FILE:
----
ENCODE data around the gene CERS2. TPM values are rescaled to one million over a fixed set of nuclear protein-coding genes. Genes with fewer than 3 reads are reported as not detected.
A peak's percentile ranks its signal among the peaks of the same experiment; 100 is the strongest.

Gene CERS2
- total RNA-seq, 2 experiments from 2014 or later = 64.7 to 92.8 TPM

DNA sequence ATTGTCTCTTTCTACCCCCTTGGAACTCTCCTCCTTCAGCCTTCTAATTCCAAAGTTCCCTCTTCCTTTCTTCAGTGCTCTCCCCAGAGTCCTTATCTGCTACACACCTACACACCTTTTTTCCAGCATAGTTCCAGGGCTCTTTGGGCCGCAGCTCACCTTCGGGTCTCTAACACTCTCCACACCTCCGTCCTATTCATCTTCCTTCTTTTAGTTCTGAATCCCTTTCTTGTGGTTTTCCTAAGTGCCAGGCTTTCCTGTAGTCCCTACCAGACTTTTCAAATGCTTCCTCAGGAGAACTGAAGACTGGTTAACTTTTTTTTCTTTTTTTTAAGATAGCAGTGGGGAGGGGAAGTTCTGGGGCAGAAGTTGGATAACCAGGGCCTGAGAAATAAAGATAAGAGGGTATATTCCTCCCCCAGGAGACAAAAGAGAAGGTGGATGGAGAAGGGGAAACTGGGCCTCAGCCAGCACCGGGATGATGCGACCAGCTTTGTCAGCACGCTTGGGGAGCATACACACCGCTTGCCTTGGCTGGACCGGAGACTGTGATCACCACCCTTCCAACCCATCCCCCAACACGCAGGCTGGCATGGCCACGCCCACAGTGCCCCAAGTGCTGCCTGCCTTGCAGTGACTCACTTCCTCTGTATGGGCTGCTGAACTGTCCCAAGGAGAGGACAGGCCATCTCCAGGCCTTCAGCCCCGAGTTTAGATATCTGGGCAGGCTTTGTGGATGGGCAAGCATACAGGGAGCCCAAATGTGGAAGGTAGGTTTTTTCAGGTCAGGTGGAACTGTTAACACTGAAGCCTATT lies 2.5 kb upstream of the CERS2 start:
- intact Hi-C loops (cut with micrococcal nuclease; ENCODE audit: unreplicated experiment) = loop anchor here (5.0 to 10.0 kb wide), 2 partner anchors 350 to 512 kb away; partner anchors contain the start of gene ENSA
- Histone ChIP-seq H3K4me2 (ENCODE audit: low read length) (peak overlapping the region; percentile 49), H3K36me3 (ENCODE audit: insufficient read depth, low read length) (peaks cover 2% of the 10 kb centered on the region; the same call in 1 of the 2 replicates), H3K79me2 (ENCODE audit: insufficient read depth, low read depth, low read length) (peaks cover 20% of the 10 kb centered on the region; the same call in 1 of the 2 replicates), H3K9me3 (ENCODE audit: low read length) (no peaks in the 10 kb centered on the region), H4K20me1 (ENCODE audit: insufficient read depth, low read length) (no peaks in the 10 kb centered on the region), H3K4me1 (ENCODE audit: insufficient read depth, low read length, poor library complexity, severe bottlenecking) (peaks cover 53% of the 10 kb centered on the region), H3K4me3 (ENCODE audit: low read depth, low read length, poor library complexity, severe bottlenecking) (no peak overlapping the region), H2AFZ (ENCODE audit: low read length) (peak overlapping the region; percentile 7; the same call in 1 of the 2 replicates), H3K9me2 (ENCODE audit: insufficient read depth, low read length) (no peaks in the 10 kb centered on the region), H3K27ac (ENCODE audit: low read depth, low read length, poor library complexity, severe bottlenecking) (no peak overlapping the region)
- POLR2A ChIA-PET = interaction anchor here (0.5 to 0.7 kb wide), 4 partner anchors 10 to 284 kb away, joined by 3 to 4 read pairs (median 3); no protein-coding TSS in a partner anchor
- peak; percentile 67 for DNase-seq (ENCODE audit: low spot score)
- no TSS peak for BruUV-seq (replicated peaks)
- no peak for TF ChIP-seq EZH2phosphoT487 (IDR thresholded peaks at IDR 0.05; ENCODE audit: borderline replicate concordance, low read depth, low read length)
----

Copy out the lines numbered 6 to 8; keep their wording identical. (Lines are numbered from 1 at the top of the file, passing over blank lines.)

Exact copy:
- intact Hi-C loops (cut with micrococcal nuclease; ENCODE audit: unreplicated experiment) = loop anchor here (5.0 to 10.0 kb wide), 2 partner anchors 350 to 512 kb away; partner anchors contain the start of gene ENSA
- Histone ChIP-seq H3K4me2 (ENCODE audit: low read length) (peak overlapping the region; percentile 49), H3K36me3 (ENCODE audit: insufficient read depth, low read length) (peaks cover 2% of the 10 kb centered on the region; the same call in 1 of the 2 replicates), H3K79me2 (ENCODE audit: insufficient read depth, low read depth, low read length) (peaks cover 20% of the 10 kb centered on the region; the same call in 1 of the 2 replicates), H3K9me3 (ENCODE audit: low read length) (no peaks in the 10 kb centered on the region), H4K20me1 (ENCODE audit: insufficient read depth, low read length) (no peaks in the 10 kb centered on the region), H3K4me1 (ENCODE audit: insufficient read depth, low read length, poor library complexity, severe bottlenecking) (peaks cover 53% of the 10 kb centered on the region), H3K4me3 (ENCODE audit: low read depth, low read length, poor library complexity, severe bottlenecking) (no peak overlapping the region), H2AFZ (ENCODE audit: low read length) (peak overlapping the region; percentile 7; the same call in 1 of the 2 replicates), H3K9me2 (ENCODE audit: insufficient read depth, low read length) (no peaks in the 10 kb centered on the region), H3K27ac (ENCODE audit: low read depth, low read length, poor library complexity, severe bottlenecking) (no peak overlapping the region)
- POLR2A ChIA-PET = interaction anchor here (0.5 to 0.7 kb wide), 4 partner anchors 10 to 284 kb away, joined by 3 to 4 read pairs (median 3); no protein-coding TSS in a partner anchor